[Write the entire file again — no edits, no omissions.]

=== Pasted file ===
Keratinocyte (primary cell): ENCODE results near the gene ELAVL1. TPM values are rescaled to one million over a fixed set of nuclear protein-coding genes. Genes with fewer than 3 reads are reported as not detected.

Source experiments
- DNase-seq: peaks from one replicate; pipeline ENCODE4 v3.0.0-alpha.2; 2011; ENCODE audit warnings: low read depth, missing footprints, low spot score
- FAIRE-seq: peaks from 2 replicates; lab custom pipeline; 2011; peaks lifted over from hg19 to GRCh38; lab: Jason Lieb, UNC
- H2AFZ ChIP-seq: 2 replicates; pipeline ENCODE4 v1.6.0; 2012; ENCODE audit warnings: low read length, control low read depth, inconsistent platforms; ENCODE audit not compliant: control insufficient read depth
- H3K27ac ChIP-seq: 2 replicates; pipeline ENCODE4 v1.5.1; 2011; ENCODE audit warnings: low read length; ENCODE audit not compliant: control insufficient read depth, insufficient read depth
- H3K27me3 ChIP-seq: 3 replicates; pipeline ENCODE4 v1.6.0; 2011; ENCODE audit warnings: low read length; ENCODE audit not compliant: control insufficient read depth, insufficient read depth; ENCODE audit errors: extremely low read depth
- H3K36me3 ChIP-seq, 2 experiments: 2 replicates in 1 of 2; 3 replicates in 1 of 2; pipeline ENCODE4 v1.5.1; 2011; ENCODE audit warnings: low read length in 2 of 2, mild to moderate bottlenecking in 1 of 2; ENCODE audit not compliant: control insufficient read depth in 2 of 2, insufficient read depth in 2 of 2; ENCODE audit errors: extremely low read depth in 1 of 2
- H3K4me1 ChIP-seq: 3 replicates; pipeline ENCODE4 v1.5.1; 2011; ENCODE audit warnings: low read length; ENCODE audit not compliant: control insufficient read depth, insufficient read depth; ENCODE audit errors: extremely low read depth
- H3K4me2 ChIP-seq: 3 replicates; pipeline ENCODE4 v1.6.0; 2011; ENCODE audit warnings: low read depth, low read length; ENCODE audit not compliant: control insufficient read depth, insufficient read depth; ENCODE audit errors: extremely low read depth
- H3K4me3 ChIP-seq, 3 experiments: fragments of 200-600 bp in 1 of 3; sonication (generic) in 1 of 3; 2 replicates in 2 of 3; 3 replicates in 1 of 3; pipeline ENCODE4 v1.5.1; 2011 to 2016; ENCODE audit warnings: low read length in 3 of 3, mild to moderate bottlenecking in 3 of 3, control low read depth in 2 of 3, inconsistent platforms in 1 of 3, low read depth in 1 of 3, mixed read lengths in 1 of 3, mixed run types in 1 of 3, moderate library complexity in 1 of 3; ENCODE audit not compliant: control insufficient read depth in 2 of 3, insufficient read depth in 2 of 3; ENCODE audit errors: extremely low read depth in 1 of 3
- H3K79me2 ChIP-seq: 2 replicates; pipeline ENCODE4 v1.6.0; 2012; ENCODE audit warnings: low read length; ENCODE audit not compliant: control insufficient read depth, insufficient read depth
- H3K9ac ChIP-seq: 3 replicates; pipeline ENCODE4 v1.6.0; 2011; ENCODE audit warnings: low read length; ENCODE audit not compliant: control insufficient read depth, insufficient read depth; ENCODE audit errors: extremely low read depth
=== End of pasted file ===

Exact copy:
Keratinocyte (primary cell): ENCODE results near the gene ELAVL1. TPM values are rescaled to one million over a fixed set of nuclear protein-coding genes. Genes with fewer than 3 reads are reported as not detected.

Source experiments
- DNase-seq: peaks from one replicate; pipeline ENCODE4 v3.0.0-alpha.2; 2011; ENCODE audit warnings: low read depth, missing footprints, low spot score
- FAIRE-seq: peaks from 2 replicates; lab custom pipeline; 2011; peaks lifted over from hg19 to GRCh38; lab: Jason Lieb, UNC
- H2AFZ ChIP-seq: 2 replicates; pipeline ENCODE4 v1.6.0; 2012; ENCODE audit warnings: low read length, control low read depth, inconsistent platforms; ENCODE audit not compliant: control insufficient read depth
- H3K27ac ChIP-seq: 2 replicates; pipeline ENCODE4 v1.5.1; 2011; ENCODE audit warnings: low read length; ENCODE audit not compliant: control insufficient read depth, insufficient read depth
- H3K27me3 ChIP-seq: 3 replicates; pipeline ENCODE4 v1.6.0; 2011; ENCODE audit warnings: low read length; ENCODE audit not compliant: control insufficient read depth, insufficient read depth; ENCODE audit errors: extremely low read depth
- H3K36me3 ChIP-seq, 2 experiments: 2 replicates in 1 of 2; 3 replicates in 1 of 2; pipeline ENCODE4 v1.5.1; 2011; ENCODE audit warnings: low read length in 2 of 2, mild to moderate bottlenecking in 1 of 2; ENCODE audit not compliant: control insufficient read depth in 2 of 2, insufficient read depth in 2 of 2; ENCODE audit errors: extremely low read depth in 1 of 2
- H3K4me1 ChIP-seq: 3 replicates; pipeline ENCODE4 v1.5.1; 2011; ENCODE audit warnings: low read length; ENCODE audit not compliant: control insufficient read depth, insufficient read depth; ENCODE audit errors: extremely low read depth
- H3K4me2 ChIP-seq: 3 replicates; pipeline ENCODE4 v1.6.0; 2011; ENCODE audit warnings: low read depth, low read length; ENCODE audit not compliant: control insufficient read depth, insufficient read depth; ENCODE audit errors: extremely low read depth
- H3K4me3 ChIP-seq, 3 experiments: fragments of 200-600 bp in 1 of 3; sonication (generic) in 1 of 3; 2 replicates in 2 of 3; 3 replicates in 1 of 3; pipeline ENCODE4 v1.5.1; 2011 to 2016; ENCODE audit warnings: low read length in 3 of 3, mild to moderate bottlenecking in 3 of 3, control low read depth in 2 of 3, inconsistent platforms in 1 of 3, low read depth in 1 of 3, mixed read lengths in 1 of 3, mixed run types in 1 of 3, moderate library complexity in 1 of 3; ENCODE audit not compliant: control insufficient read depth in 2 of 3, insufficient read depth in 2 of 3; ENCODE audit errors: extremely low read depth in 1 of 3
- H3K79me2 ChIP-seq: 2 replicates; pipeline ENCODE4 v1.6.0; 2012; ENCODE audit warnings: low read length; ENCODE audit not compliant: control insufficient read depth, insufficient read depth
- H3K9ac ChIP-seq: 3 replicates; pipeline ENCODE4 v1.6.0; 2011; ENCODE audit warnings: low read length; ENCODE audit not compliant: control insufficient read depth, insufficient read depth; ENCODE audit errors: extremely low read depth